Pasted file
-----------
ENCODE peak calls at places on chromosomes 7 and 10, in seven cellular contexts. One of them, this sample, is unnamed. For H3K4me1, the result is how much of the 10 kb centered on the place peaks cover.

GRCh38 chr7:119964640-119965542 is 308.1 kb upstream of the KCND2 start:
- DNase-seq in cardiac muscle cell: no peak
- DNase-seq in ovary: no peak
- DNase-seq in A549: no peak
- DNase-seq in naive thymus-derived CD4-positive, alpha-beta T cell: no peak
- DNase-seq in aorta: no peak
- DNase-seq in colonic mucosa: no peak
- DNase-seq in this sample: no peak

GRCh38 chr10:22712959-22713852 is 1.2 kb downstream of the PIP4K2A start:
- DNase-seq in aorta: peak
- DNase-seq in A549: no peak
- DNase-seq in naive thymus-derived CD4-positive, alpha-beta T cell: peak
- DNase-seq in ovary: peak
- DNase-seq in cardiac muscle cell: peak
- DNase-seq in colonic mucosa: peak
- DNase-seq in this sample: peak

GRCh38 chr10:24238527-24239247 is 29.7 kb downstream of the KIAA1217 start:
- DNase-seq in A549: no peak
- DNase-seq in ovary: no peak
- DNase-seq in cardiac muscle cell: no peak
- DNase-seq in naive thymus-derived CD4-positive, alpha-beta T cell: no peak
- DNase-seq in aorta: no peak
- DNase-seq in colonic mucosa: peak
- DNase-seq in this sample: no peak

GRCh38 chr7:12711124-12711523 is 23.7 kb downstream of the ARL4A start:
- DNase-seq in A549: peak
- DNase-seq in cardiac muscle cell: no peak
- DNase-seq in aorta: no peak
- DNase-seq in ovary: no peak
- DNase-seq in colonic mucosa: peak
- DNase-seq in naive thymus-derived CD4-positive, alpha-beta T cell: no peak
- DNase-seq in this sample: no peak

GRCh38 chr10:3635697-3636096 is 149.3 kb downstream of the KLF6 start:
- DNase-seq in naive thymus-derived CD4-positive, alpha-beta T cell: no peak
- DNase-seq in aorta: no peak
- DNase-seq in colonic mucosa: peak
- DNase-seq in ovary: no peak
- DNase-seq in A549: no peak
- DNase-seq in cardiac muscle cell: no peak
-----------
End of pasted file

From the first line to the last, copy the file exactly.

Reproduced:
ENCODE peak calls at places on chromosomes 7 and 10, in seven cellular contexts. One of them, this sample, is unnamed. For H3K4me1, the result is how much of the 10 kb centered on the place peaks cover.

GRCh38 chr7:119964640-119965542 is 308.1 kb upstream of the KCND2 start:
- DNase-seq in cardiac muscle cell: no peak
- DNase-seq in ovary: no peak
- DNase-seq in A549: no peak
- DNase-seq in naive thymus-derived CD4-positive, alpha-beta T cell: no peak
- DNase-seq in aorta: no peak
- DNase-seq in colonic mucosa: no peak
- DNase-seq in this sample: no peak

GRCh38 chr10:22712959-22713852 is 1.2 kb downstream of the PIP4K2A start:
- DNase-seq in aorta: peak
- DNase-seq in A549: no peak
- DNase-seq in naive thymus-derived CD4-positive, alpha-beta T cell: peak
- DNase-seq in ovary: peak
- DNase-seq in cardiac muscle cell: peak
- DNase-seq in colonic mucosa: peak
- DNase-seq in this sample: peak

GRCh38 chr10:24238527-24239247 is 29.7 kb downstream of the KIAA1217 start:
- DNase-seq in A549: no peak
- DNase-seq in ovary: no peak
- DNase-seq in cardiac muscle cell: no peak
- DNase-seq in naive thymus-derived CD4-positive, alpha-beta T cell: no peak
- DNase-seq in aorta: no peak
- DNase-seq in colonic mucosa: peak
- DNase-seq in this sample: no peak

GRCh38 chr7:12711124-12711523 is 23.7 kb downstream of the ARL4A start:
- DNase-seq in A549: peak
- DNase-seq in cardiac muscle cell: no peak
- DNase-seq in aorta: no peak
- DNase-seq in ovary: no peak
- DNase-seq in colonic mucosa: peak
- DNase-seq in naive thymus-derived CD4-positive, alpha-beta T cell: no peak
- DNase-seq in this sample: no peak

GRCh38 chr10:3635697-3636096 is 149.3 kb downstream of the KLF6 start:
- DNase-seq in naive thymus-derived CD4-positive, alpha-beta T cell: no peak
- DNase-seq in aorta: no peak
- DNase-seq in colonic mucosa: peak
- DNase-seq in ovary: no peak
- DNase-seq in A549: no peak
- DNase-seq in cardiac muscle cell: no peak